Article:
With the passing of my dear friend Stephen R. Covey, I have been taking some time to consider many of the greatest business leaders who are wielding strong influence on the business world we live in today.

I'd like to present my personal top 10 list of the people I consider most influential in terms of innovative thinking, focus on customers, and their desire to serve the less-fortunate, which is a strong and continual interest of mine.

Without further ado and in no particular order, I present to you my personal Top 10:

1. Jeff Bezos, Amazon – Jeff Bezos is a pioneer in world of internet commerce, and was instrumental in defining this space that is now defining many aspects of the internet world. It is Jeff Bezos who innovated the concept of “predictive analytics”–recommending products to customers based on search history and buying habits. Whether you like the concept or you hate it, the idea has made online commerce more profit rich and efficient, and is making online shopping a better experience for consumers throughout the world.

2. Anne Mulcahy, Xerox – Anne turned things around when her company faced a financial crisis. Yes, I can directly relate. You can read about some of my adventures at Fishbowl here. Anne never aspired to the role of CEO, but neither did she shy away from the opportunity to lead when elected by the board of Xerox in 2001. During her tenure she was required to reduce the company’s workforce by 30% and later eliminated the entire desktop portion of Xerox. For her courageous execution in the face of adversity Chief Executive Magazine named her CEO of the Year in 2008 and U.S. News & World Report named her one of America’s Best Leaders. Forbes acknowledged Anne as one of the world’s most influential women in 2005 and 2009.

3. Brad Smith, Intuit, one of the world’s largest and most successful financial software companies. Intuit, of course, is maker of the QuickBooks accounting software we have integrated with our Fishbowl Inventory software. Even as a company of nearly $4B in revenue with a market cap of approximately $16.5B, Intuit continues to operate like a collection of startups. Brad has fostered a culture where nearly 8,000 employees are allowed to take risks and to grow by learning from success and failure.

4. Howard Schultz, Starbucks – From his upbringing in a poor family in the Bronx to an athletic scholarship and eventually the head of Starbucks, Howard Schultz is a consummate example of courage, hard work, and the ability to achieve the American dream. Even in the glow of his own successes, Howard is also interested in investing in others’ success and continues to invest actively in other business ventures, such as eBay.

5. Larry Page, Google – Larry Page is another example of a businessperson who can persevere any challenge. Larry and his company have faced much criticism and received ample praise over the years for his company’s actions. But in the midst of the storm, he has never let what others think sway him from pursuing the course for his company that he considers the best.

6. Tim Cook, Apple – Steve Jobs is a hard act to follow, but thus far, Tim Cook is doing a tremendous job. Rather than attempt to match the consumer-facing innovations Steve Jobs had been known for, Tim Cook is forging into the future with his own new advances, such as Apple’s newest innovative inventory management techniques.

7. Indra Nooyi, PepsiCo – Indra Nooyi, another of Forbes 100 Most Powerful Women, has not only led her company to record financial results but is making strides to move PepsiCo in a healthier direction, leading the courageous charge to shed traditional fast food properties and to replace them with initiatives to supply healthier foods. She is deeply caring and committed as a senior executive. She is a fun-loving executive as well—she played lead guitar for an all-woman rock band in college, loved to play cricket, and is known to sing karaoke and perform at corporate gatherings to this day. Yes, I have been known to relate to her fun-loving spirit as a senior executive as well.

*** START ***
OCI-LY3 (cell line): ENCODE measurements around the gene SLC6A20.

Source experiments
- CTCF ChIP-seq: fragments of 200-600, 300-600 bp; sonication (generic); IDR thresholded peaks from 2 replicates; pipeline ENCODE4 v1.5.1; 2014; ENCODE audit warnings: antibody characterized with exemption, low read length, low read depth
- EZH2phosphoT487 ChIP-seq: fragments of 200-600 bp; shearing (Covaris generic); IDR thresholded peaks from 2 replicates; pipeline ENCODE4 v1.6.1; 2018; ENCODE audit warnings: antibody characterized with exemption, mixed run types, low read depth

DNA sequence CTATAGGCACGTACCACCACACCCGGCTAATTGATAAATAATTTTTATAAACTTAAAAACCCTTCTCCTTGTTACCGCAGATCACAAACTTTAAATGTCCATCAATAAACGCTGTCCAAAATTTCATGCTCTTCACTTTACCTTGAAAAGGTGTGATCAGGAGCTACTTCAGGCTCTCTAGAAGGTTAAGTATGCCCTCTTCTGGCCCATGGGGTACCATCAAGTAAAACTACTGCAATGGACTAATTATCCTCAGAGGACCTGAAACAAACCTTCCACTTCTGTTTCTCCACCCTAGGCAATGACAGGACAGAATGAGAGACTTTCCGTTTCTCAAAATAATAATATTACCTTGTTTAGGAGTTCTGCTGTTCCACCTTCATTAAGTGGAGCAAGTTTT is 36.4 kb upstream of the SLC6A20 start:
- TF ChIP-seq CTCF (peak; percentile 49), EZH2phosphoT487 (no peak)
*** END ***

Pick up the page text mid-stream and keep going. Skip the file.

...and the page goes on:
8. Warren Buffett, Berkshire Hathaway – He is a deeply conservative trader during the times that everyone around him is moving from one extreme to the other to the tune of huge losses and gains. Warren Buffett is a perfect example of patience, proving that slow and steady generally wins the business race. (Although I continue to press my own desire to spur Fishbowl’s inventory software business to race!)

9. Sir Richard Branson, Virgin Group – Anyone who owns more than 400 companies and is worth billions of dollars is clearly doing many things right. I admire Richard Branson’s tenacity, and I admire his personal brand—so much so, that when my paired leadership partner, Mary Michelle Scott, and I recently traveled to Australia with several of our team in our launch of Fishbowl Australia, we made the effort and kept the commitment to fly with Virgin Airlines every step of the way.

10. Rupert Murdoch, News Corporation – Rupert Murdoch is a self-made and hard driven Australia-born head of an American publishing dynasty, as the founder, chairman and CEO of News Corporation. He continues to work unbelievably hard at an age when most would have retired long ago. In the midst of accusation and scandal he’s needed to find new strength to face the accusation of bribery, corruption and hacking by subsidiary firms. This news is still breaking, as Rupert resigns from the boards of several of the subsidiary companies involved. Regardless of the outcome, the work ethic and sheer tenacity Rupert Murdoch has shown in the face of adversity continues to serve as an example to all.

Collectively, these 10 individuals are my own “living legends” who exemplify leadership strength. Who are your examples, and why? I look forward to hearing your additions and your feedback on this illustrious list.

Additional reporting provided by Mary Michelle Scott, Fishbowl President.